Tuesday, January 10, 2012

Good grief, he is back

Declan Ganley. Now there's a name I did not think I'd hear again. Libertas? Anyone remember that? I mentioned it briefly here and wrote a lot more at the time on my erstwhile home, EUReferendum. (here and here) At the time I made it clear that Mr Ganley was not a eurosceptic of any stripe but a man who wanted to improve the European project, "restore" its democratic credibility and generally make everybody's voices heard through being elected into the European Parliament as part of the only pan-European party. This is what I wrote after the launch of Libertas in the UK:
I asked Mr Matthews whether his aim was to campaign to restore power to national parliaments or to reform the EU, whose structure would not change even if the Lisbon Treaty failed, and if the latter, how was he intending to go about it. His reply did not fill me with confidence.
The first thing, he said, was to take stock and to ensure that there is a vote on Lisbon (preferably, one assumes a No); whether people are prepared to sanction this enormous transfer of power to the European elite. Then we can move on and, in due course, Libertas will publish its policies. I suspect this means that they have not thought beyond the first step.
Back when I cut my eurosceptic teeth, the days of Maastricht and the battle for that referendum, it made a certain amount of sense to say that we should concentrate on this treaty that had qualitatively changed the process of integration.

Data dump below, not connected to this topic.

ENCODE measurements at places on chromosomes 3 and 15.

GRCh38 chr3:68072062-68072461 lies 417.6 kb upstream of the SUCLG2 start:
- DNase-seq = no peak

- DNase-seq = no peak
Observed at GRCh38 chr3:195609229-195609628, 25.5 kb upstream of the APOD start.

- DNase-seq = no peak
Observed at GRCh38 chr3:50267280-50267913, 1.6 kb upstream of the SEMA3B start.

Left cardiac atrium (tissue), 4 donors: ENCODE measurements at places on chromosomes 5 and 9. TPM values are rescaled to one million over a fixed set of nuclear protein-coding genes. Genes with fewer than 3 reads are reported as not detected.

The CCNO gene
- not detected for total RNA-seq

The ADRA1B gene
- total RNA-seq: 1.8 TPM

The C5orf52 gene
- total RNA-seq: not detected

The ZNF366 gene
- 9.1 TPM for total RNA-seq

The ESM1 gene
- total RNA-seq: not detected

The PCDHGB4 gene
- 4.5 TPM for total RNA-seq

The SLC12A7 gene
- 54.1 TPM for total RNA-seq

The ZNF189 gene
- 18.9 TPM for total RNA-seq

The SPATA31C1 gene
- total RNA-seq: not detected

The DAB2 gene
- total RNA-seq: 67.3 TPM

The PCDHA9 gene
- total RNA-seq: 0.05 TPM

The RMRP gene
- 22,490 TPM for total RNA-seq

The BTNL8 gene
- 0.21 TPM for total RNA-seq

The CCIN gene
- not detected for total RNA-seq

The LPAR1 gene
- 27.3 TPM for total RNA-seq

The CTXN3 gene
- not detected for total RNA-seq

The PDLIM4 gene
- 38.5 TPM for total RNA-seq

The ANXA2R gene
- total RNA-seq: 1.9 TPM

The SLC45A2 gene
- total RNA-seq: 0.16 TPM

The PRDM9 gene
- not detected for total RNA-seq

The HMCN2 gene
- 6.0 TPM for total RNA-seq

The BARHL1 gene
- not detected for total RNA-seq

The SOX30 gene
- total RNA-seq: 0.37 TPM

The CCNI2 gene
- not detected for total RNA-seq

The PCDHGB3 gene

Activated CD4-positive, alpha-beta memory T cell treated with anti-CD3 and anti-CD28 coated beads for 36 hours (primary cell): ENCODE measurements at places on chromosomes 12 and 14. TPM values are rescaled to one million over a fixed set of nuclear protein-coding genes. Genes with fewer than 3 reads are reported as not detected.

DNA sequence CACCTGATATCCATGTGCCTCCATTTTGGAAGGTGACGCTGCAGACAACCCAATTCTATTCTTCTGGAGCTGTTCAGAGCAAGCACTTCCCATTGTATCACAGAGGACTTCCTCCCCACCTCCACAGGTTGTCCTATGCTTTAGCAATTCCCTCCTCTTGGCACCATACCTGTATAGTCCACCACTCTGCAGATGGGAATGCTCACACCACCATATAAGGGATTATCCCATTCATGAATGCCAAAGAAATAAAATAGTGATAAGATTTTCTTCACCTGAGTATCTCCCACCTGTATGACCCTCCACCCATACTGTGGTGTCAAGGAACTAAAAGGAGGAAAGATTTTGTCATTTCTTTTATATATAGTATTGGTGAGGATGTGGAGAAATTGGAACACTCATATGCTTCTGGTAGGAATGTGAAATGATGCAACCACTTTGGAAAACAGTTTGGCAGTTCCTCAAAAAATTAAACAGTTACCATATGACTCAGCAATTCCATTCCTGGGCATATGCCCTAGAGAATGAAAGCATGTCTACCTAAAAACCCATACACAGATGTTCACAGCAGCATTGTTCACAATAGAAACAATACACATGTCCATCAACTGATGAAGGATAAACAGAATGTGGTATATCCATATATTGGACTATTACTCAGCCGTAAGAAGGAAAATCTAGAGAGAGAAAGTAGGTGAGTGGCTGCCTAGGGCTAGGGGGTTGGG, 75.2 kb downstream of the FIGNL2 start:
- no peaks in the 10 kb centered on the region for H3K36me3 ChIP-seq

The European issue was new to most people as the project had been apparently (though not in reality) quiescent for many years; it was necessary to introduce all the many aspects of it into public discourse and to suggest withdrawal appeared to be politically suicidal. Luckily Jacques Delors on the one hand and the people of Denmark on the other helped us to make "Europe" familiar to many.
We have moved a long way from there, though not as long as we would have done had some people concentrated more on what really matters - politics and policies. To return to the same point and argue that we must not frighten the horses and let's discuss the Lisbon Treaty, which is so horrific that it makes one faint with horror, before we, possibly, move on to other issues is pointless at a time when people are seriously discussing the possibilities of British withdrawal or even the complete collapse of the EU.
But then, that is precisely what Mr Ganley is afraid of: that those wicked eurosceptics will have their way and the great European project, which, in his opinion, would be absolutely wonderful if only it acquired popular support, will collapse. That is why we say that Libertas is not fighting on our side - they want to strengthen the EU, we want to destroy it in order to start creating genuinely democratic structures in European countries and alliances between them and outwith Europe.
Given that, I am not exactly clear as to why people find it surprising that he now wants to start a group in Ireland that will fight for the United States of Europe. It's what he always wanted. He just thought and, no doubt, thinks that somehow by some magical wand-waving he will be able to create a United States of Europe that is somehow democratic and accountable to .... well to whom?

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